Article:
Appeal from the Circuit Court of Cook County. 91 L 18515. Honorable Martin C. Ashman, Judge Presiding.
The Honorable Justice Cahill delivered the opinion of the court: Theis and S.m. O'brien, JJ., concur.
The opinion of the court was delivered by: Cahill
The Honorable Justice CAHILL delivered the opinion of the court:
We address the liability of an accountant, under the Public Accounting Act (225 ILCS 450/30.1 (1993)), for negligent misrepresentation to a third party with whom the accountant is not in privity. The trial court denied a motion for summary judgment (735 ILCS 5/2-1005 (West 1994)) by one defendant and a motion to dismiss (735 ILCS 5/2-615 (West 1994)) by the other based upon the court's reading of section 30.1 of the Act. The court framed the issue in the form of a question and certified it under Supreme Court Rule 308 (157 Ill. 2d R. 308). The question reads:
"Whether, under section 30.1 of the Illinois Public Accounting Act, *** an accountant may be liable for allegedly negligent misrepresentations to a third party with whom the accountant is not in privity where the accountant has not stated in writing that the third party was intended to rely on its representations or sent the third party a copy of such a writing."
We granted defendants leave to appeal and now affirm the trial court.
The plaintiff, Chestnut Corporation, invests in other businesses. The defendants are Pestine, Brinati, Gamer, Ltd., an accounting firm, and Robert Davidson, a certified public accountant.
Chestnut expressed an interest in investing in Alphatype Corporation in 1989. Chestnut reviewed Alphatype's financial statements for 1987 and 1988. Pestine prepared both statements, and Davidson reviewed the 1988 statement under an agreement he had with Pestine. Davidson also shared office space with Pestine.
Representatives of Chestnut visited the offices of Pestine and Davidson in 1989 to discuss Alphatype's financial statements. They told the defendants that Chestnut was contemplating an investment in Alphatype and were reviewing its financial condition. Chestnut's representatives asked whether the 1987 and 1988 financial statements were accurate. The defendants stated that the audit was accurately performed according to generally accepted auditing standards. Defendants also gave Chestnut work papers in support of the information in the 1988 statement.
Chestnut invested $1,300,000 in Alphatype, relying on defendants' representations. Alphatype soon lost large amounts of money and filed for bankruptcy.
Chestnut sued defendants for damages when it lost money on the investment in Alphatype. Chestnut alleged in its complaint that defendants made three negligent misrepresentations about Alphatype's financial condition: (1) the value of inventory was less than represented; (2) the value of accounts receivable was overstated; and (3) no accrual was made for vacation pay owed to Alphatype's employees and officers. Chestnut further alleged that defendants knew or should have known the representations were not true. Chestnut alleged that defendants made the representations intending that Chestnut rely on them. Chestnut also alleged that defendants breached a duty to Chestnut by not performing their work according to generally accepted auditing standards.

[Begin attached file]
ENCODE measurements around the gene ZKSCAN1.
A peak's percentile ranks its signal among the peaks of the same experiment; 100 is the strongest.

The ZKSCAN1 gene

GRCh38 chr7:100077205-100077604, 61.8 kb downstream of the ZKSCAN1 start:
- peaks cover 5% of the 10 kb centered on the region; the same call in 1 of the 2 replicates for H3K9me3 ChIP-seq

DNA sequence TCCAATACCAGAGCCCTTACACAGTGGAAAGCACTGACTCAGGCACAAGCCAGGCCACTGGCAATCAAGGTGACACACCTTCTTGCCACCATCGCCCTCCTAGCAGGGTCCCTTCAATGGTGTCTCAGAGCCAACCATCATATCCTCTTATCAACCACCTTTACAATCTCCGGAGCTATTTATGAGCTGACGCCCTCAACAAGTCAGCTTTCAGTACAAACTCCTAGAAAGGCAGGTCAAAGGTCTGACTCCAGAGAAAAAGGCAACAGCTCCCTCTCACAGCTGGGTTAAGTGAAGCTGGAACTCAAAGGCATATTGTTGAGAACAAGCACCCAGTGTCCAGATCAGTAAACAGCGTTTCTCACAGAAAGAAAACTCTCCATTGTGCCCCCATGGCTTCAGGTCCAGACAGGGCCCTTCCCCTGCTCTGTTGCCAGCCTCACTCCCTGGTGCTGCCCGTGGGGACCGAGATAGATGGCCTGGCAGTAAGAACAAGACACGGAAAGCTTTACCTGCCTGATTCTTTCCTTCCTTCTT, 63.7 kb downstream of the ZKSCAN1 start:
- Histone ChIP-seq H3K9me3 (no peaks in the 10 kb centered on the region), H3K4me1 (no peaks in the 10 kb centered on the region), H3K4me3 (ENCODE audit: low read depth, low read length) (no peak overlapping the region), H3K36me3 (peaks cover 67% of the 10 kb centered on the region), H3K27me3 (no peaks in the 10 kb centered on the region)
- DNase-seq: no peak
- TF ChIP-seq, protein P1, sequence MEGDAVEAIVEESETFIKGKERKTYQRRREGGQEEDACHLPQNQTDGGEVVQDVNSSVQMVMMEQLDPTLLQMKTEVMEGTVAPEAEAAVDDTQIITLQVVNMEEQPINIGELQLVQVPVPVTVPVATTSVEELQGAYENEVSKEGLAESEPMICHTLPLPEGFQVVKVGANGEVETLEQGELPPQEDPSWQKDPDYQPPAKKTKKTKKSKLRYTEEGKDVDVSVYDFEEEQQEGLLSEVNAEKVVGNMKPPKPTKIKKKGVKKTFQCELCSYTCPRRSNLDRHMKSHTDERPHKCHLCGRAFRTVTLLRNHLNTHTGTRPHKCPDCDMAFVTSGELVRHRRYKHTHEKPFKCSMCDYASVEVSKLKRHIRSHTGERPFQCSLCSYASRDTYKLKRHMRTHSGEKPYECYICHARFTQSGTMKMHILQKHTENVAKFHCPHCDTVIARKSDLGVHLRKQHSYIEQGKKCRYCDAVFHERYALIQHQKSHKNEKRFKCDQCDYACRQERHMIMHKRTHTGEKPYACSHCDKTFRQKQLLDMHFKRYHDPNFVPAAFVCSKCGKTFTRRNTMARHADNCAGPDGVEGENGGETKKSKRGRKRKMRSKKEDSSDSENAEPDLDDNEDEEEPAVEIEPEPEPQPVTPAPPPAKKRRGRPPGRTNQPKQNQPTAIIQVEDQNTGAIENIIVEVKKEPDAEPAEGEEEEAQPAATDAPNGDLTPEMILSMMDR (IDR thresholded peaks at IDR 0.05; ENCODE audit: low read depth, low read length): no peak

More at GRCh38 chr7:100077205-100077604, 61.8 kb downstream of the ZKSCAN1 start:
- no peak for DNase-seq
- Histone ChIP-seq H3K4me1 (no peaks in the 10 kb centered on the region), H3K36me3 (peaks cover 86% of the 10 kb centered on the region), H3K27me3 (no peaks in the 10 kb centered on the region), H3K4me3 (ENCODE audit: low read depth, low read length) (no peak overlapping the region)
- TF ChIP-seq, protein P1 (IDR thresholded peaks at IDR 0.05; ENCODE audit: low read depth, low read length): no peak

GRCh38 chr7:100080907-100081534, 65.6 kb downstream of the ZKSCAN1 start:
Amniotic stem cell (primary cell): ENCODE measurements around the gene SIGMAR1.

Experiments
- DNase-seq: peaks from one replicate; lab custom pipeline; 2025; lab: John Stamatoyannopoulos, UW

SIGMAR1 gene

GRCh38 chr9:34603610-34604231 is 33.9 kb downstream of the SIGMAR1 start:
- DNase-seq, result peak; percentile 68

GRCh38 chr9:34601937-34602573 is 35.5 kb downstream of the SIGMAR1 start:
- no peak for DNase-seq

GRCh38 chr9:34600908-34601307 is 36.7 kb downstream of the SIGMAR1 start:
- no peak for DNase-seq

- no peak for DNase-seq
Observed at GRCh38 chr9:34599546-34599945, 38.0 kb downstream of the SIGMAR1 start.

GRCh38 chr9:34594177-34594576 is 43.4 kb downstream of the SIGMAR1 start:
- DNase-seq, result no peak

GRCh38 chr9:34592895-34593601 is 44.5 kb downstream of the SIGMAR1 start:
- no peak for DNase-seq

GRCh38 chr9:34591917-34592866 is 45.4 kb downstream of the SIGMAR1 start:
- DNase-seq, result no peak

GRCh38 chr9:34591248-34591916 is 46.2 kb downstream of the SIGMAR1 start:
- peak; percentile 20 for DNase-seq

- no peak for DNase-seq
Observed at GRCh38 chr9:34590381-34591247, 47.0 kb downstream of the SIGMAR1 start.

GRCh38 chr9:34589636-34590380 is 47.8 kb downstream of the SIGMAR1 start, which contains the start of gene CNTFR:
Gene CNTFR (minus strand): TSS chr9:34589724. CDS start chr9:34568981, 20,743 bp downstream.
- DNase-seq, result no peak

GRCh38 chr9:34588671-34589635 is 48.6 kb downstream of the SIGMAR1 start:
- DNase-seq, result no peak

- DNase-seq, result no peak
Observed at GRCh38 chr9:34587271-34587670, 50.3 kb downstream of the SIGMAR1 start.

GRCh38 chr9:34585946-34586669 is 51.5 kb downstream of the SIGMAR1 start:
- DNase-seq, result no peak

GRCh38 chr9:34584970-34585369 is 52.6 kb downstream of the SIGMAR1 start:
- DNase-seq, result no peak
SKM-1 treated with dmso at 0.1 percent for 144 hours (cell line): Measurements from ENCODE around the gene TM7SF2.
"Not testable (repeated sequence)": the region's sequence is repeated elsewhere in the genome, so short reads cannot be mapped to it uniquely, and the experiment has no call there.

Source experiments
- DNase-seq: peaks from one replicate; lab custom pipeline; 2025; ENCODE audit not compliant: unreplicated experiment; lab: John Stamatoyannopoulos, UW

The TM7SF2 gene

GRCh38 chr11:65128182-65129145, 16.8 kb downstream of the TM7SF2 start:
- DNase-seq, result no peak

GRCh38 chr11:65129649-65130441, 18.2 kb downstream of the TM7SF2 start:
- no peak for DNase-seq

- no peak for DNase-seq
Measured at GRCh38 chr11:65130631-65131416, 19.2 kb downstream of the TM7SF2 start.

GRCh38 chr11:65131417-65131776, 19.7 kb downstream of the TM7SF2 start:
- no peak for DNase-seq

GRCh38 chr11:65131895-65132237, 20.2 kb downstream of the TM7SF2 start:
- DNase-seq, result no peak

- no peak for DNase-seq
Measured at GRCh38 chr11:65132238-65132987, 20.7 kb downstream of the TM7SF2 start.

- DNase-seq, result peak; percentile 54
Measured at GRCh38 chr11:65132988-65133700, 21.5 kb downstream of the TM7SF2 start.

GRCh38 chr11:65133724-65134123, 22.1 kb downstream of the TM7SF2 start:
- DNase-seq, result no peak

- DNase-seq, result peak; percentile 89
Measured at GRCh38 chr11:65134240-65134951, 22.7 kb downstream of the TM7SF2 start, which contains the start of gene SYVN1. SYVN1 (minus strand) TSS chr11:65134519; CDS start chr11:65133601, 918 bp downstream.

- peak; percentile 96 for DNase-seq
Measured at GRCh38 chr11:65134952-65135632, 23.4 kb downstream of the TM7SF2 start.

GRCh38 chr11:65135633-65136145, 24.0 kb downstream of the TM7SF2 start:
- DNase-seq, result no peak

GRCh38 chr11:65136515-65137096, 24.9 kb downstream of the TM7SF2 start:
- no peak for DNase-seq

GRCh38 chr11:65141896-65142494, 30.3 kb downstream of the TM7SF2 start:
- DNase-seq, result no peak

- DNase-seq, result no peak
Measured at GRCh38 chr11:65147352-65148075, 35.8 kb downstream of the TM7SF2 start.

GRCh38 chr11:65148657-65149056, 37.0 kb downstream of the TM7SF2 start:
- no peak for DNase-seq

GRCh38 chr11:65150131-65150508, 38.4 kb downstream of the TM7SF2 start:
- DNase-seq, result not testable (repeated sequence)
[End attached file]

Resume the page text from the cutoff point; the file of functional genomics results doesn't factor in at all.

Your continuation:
A thorough review of accountant liability at common law is set out in Brumley v. Touche, Ross & Co., 123 Ill. App. 3d 636, 463 N.E.2d 195, 79 Ill. Dec. 57 (1984), and further explored in a second decision involving the same parties, Brumley v. Touche, Ross & Co., 139 Ill. App. 3d 831, 487 N.E.2d 641, 93 Ill. Dec. 816 (1985) (Brumley II). For many years an accountant was liable in damages for his work only to his client. The often quoted rationale for this strict limitation on liability was written by Justice Cardozo in Ultramares v. Touche, 255 N.Y. 170, 174 N.E. 441 (1931). He reasoned that to allow third parties to recover for an accountant's negligence "may expose accountants to a liability in an indeterminate amount for an indeterminate time to an indeterminate class." Ultramares, 255 N.Y. at 179-180, 174 N.E. 441.
When the court in Brumley was presented with the issue of an accountant's liability to a third party, it surveyed the history of the issue since Ultramares, then looked to two Illinois Supreme Court cases for guidance: Rozny v. Marnul, 43 Ill. 2d 54, 250 N.E.2d 656 (1969) and Pelham v. Griesheimer, 92 Ill. 2d 13, 440 N.E.2d 96, 64 Ill. Dec. 544 (1982). The court in Rozny recognized that a non-privity party could bring an action in Illinois against a surveyor for negligent misrepresentation. The Pelham court held that an attorney could owe a duty to a third party who was not his client if the attorney was acting at the direction of or on behalf of his client to benefit or influence the third party. Relying on these opinions, the Brumley court held that an accountant owed a duty to third parties who relied on his report or opinion if the accountant "was acting at the direction of or on behalf of his client to benefit or influence [the] third-party." Brumley, 123 Ill. App. 3d 636, 642, 463 N.E.2d 195, 200, 79 Ill. Dec. 57. The court in Brumley II then considered an amended complaint and clarified its previous holding by stating: "to be sufficient plaintiff's complaint must allege facts showing that the purpose and intent of the accountant-client relationship was to benefit or influence the third-party plaintiff." Brumley II, 139 Ill. App. 3d at 836, 487 N.E.2d 641.
Section 30.1 of the Illinois Public Accounting Act was enacted in 1986 and now controls the liability of accountants to third parties not in privity ...